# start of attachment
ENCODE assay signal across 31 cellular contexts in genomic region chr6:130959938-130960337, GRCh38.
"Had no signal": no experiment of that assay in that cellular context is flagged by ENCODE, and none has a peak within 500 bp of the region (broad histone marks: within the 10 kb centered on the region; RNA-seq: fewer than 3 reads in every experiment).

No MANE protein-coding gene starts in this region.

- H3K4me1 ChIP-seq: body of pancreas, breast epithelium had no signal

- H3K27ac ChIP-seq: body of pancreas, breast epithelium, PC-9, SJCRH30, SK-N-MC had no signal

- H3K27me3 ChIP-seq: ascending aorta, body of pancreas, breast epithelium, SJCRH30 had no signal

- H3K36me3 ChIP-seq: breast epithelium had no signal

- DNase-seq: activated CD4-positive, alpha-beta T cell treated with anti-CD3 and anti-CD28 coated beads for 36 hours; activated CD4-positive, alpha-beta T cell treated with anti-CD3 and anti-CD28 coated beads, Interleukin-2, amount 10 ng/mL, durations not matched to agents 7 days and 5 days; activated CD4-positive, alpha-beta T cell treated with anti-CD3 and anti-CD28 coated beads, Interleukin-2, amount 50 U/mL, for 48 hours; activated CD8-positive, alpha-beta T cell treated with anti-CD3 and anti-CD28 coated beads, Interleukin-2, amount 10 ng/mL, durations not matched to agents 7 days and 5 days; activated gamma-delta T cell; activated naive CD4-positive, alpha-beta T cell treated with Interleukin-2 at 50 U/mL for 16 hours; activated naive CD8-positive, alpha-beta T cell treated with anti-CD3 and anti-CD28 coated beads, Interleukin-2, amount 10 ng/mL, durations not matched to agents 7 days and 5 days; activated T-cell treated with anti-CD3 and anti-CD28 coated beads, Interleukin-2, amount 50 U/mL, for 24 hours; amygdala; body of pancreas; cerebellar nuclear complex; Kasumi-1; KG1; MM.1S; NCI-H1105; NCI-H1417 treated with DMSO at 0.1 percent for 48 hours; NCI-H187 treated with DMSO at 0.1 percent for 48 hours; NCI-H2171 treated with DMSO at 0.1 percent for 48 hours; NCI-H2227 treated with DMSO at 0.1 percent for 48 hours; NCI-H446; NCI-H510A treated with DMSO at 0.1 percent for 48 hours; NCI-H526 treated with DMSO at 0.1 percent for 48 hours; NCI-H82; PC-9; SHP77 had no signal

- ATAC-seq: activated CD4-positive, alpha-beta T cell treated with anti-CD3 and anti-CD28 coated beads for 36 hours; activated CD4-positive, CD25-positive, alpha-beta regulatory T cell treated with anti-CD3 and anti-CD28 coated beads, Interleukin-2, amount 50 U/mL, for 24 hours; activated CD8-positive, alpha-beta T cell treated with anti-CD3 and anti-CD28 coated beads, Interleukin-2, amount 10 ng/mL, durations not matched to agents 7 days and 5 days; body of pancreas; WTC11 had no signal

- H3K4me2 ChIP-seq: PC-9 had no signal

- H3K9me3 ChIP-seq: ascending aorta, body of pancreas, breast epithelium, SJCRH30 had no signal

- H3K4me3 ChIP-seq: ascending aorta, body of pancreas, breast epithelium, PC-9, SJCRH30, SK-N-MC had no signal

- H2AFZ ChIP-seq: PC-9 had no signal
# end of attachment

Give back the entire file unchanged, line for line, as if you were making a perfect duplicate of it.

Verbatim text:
ENCODE assay signal across 31 cellular contexts in genomic region chr6:130959938-130960337, GRCh38.
"Had no signal": no experiment of that assay in that cellular context is flagged by ENCODE, and none has a peak within 500 bp of the region (broad histone marks: within the 10 kb centered on the region; RNA-seq: fewer than 3 reads in every experiment).

No MANE protein-coding gene starts in this region.

- H3K4me1 ChIP-seq: body of pancreas, breast epithelium had no signal

- H3K27ac ChIP-seq: body of pancreas, breast epithelium, PC-9, SJCRH30, SK-N-MC had no signal

- H3K27me3 ChIP-seq: ascending aorta, body of pancreas, breast epithelium, SJCRH30 had no signal

- H3K36me3 ChIP-seq: breast epithelium had no signal

- DNase-seq: activated CD4-positive, alpha-beta T cell treated with anti-CD3 and anti-CD28 coated beads for 36 hours; activated CD4-positive, alpha-beta T cell treated with anti-CD3 and anti-CD28 coated beads, Interleukin-2, amount 10 ng/mL, durations not matched to agents 7 days and 5 days; activated CD4-positive, alpha-beta T cell treated with anti-CD3 and anti-CD28 coated beads, Interleukin-2, amount 50 U/mL, for 48 hours; activated CD8-positive, alpha-beta T cell treated with anti-CD3 and anti-CD28 coated beads, Interleukin-2, amount 10 ng/mL, durations not matched to agents 7 days and 5 days; activated gamma-delta T cell; activated naive CD4-positive, alpha-beta T cell treated with Interleukin-2 at 50 U/mL for 16 hours; activated naive CD8-positive, alpha-beta T cell treated with anti-CD3 and anti-CD28 coated beads, Interleukin-2, amount 10 ng/mL, durations not matched to agents 7 days and 5 days; activated T-cell treated with anti-CD3 and anti-CD28 coated beads, Interleukin-2, amount 50 U/mL, for 24 hours; amygdala; body of pancreas; cerebellar nuclear complex; Kasumi-1; KG1; MM.1S; NCI-H1105; NCI-H1417 treated with DMSO at 0.1 percent for 48 hours; NCI-H187 treated with DMSO at 0.1 percent for 48 hours; NCI-H2171 treated with DMSO at 0.1 percent for 48 hours; NCI-H2227 treated with DMSO at 0.1 percent for 48 hours; NCI-H446; NCI-H510A treated with DMSO at 0.1 percent for 48 hours; NCI-H526 treated with DMSO at 0.1 percent for 48 hours; NCI-H82; PC-9; SHP77 had no signal

- ATAC-seq: activated CD4-positive, alpha-beta T cell treated with anti-CD3 and anti-CD28 coated beads for 36 hours; activated CD4-positive, CD25-positive, alpha-beta regulatory T cell treated with anti-CD3 and anti-CD28 coated beads, Interleukin-2, amount 50 U/mL, for 24 hours; activated CD8-positive, alpha-beta T cell treated with anti-CD3 and anti-CD28 coated beads, Interleukin-2, amount 10 ng/mL, durations not matched to agents 7 days and 5 days; body of pancreas; WTC11 had no signal

- H3K4me2 ChIP-seq: PC-9 had no signal

- H3K9me3 ChIP-seq: ascending aorta, body of pancreas, breast epithelium, SJCRH30 had no signal

- H3K4me3 ChIP-seq: ascending aorta, body of pancreas, breast epithelium, PC-9, SJCRH30, SK-N-MC had no signal

- H2AFZ ChIP-seq: PC-9 had no signal